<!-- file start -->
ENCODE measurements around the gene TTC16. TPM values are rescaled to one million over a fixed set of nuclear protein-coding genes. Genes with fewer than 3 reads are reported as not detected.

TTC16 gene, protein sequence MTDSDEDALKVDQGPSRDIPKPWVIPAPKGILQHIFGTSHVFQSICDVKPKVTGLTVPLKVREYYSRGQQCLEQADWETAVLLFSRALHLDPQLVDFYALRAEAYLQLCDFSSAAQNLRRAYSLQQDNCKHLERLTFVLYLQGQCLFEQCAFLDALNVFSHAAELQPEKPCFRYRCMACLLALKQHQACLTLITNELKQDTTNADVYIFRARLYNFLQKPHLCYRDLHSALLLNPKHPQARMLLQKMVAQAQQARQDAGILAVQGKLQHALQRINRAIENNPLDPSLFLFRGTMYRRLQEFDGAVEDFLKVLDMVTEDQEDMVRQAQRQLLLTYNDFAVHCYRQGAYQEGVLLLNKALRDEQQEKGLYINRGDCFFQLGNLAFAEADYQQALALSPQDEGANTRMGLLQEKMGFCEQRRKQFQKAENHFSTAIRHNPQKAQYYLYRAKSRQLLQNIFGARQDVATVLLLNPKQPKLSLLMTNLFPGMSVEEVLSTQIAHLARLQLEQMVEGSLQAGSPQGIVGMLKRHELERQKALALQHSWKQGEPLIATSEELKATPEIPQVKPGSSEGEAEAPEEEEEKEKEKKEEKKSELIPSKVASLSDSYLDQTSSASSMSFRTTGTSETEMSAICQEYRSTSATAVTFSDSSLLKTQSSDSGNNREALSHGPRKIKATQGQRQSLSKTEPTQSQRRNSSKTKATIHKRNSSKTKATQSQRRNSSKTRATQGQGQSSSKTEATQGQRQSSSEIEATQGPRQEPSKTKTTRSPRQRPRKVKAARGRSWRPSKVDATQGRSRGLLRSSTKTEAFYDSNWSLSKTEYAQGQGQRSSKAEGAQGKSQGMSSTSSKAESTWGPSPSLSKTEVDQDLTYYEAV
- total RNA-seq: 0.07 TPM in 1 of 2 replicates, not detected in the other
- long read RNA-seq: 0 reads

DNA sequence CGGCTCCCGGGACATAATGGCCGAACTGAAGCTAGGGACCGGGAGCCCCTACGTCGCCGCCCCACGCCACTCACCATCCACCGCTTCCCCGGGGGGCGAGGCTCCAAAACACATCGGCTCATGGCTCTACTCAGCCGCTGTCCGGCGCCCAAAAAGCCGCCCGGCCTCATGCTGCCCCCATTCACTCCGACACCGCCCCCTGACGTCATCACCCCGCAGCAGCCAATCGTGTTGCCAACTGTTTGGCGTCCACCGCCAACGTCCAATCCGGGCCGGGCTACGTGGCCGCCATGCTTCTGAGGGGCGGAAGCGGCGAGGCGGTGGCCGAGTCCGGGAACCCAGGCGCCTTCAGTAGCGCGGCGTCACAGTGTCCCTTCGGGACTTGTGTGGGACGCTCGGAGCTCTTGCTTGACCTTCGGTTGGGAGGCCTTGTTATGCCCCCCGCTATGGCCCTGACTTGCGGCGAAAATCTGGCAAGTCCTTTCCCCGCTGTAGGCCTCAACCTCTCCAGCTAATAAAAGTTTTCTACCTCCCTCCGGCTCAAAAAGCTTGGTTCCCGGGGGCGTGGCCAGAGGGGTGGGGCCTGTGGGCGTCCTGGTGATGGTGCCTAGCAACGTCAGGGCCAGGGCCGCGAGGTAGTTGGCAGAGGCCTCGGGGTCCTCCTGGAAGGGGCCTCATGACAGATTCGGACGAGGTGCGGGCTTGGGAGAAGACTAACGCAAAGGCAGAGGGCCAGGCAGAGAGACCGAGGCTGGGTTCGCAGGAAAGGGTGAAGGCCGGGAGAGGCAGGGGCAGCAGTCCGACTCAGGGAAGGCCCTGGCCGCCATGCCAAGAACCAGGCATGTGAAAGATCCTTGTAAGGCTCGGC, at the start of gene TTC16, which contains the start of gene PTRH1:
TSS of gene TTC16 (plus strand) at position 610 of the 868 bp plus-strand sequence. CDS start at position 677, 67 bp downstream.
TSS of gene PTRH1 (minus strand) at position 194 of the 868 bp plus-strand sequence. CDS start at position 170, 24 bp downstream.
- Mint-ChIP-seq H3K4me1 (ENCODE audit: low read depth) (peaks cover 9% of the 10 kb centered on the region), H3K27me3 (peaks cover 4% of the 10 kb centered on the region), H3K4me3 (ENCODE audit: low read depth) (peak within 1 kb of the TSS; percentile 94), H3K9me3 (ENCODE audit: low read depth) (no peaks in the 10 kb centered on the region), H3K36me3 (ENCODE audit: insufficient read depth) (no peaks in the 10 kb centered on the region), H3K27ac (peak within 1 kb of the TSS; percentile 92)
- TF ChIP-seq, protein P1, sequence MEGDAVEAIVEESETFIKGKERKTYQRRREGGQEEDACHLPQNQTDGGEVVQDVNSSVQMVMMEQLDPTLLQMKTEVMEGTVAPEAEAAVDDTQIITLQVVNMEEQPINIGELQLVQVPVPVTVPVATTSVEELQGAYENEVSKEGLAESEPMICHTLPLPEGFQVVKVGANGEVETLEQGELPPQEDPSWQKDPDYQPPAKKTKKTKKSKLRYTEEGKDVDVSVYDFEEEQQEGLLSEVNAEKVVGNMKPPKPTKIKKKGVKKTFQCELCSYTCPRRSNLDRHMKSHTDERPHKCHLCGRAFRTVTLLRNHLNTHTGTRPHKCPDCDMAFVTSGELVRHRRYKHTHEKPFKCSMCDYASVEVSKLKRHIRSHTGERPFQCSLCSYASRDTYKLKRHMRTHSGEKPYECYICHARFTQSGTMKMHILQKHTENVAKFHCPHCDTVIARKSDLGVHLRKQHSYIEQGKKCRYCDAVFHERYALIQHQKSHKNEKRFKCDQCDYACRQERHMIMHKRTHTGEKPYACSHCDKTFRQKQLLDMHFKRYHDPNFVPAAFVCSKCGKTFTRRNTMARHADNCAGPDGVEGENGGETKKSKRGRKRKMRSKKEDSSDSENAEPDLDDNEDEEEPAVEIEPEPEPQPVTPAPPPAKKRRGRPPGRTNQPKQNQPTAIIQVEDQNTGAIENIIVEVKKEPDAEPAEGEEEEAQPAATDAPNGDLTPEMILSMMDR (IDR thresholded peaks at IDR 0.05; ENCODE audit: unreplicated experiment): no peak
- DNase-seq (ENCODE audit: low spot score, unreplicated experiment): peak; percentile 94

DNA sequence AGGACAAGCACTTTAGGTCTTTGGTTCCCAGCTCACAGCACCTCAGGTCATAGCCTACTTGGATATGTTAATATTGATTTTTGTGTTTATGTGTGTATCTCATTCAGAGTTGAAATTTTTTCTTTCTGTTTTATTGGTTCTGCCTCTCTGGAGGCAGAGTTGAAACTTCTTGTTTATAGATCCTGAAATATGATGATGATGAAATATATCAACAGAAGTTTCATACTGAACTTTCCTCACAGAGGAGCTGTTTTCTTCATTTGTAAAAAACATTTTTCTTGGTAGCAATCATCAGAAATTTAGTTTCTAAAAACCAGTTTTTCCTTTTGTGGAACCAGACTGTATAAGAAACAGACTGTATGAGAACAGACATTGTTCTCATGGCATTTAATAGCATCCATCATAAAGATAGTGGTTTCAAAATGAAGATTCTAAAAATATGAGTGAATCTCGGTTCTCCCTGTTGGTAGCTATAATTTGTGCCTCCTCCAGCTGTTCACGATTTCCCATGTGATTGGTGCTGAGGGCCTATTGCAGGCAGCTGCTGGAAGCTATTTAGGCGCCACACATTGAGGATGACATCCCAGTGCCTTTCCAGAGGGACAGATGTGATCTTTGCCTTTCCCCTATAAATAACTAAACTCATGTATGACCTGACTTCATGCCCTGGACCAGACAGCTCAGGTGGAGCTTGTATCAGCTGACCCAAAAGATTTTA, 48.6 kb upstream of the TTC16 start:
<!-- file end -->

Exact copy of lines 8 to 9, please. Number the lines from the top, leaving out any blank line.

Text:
- Mint-ChIP-seq H3K4me1 (ENCODE audit: low read depth) (peaks cover 9% of the 10 kb centered on the region), H3K27me3 (peaks cover 4% of the 10 kb centered on the region), H3K4me3 (ENCODE audit: low read depth) (peak within 1 kb of the TSS; percentile 94), H3K9me3 (ENCODE audit: low read depth) (no peaks in the 10 kb centered on the region), H3K36me3 (ENCODE audit: insufficient read depth) (no peaks in the 10 kb centered on the region), H3K27ac (peak within 1 kb of the TSS; percentile 92)
- TF ChIP-seq, protein P1, sequence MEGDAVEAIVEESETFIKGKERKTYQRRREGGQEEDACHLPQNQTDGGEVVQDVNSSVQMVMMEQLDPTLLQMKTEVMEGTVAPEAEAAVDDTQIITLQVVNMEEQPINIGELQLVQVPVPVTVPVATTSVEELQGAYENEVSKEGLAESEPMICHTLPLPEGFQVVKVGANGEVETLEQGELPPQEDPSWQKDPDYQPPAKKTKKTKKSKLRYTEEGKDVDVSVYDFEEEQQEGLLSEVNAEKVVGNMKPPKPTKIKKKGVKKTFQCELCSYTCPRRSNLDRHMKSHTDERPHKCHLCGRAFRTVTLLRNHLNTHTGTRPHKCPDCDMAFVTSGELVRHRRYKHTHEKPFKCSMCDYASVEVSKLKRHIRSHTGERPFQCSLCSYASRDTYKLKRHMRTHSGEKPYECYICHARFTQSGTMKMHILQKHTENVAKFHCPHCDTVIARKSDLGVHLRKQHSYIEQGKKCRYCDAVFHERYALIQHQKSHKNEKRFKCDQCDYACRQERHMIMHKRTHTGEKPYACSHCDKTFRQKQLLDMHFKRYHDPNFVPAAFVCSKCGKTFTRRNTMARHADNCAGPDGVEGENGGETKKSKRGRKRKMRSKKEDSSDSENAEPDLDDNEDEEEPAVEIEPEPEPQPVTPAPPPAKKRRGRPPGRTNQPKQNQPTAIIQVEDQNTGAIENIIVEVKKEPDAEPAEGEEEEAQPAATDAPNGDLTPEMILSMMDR (IDR thresholded peaks at IDR 0.05; ENCODE audit: unreplicated experiment): no peak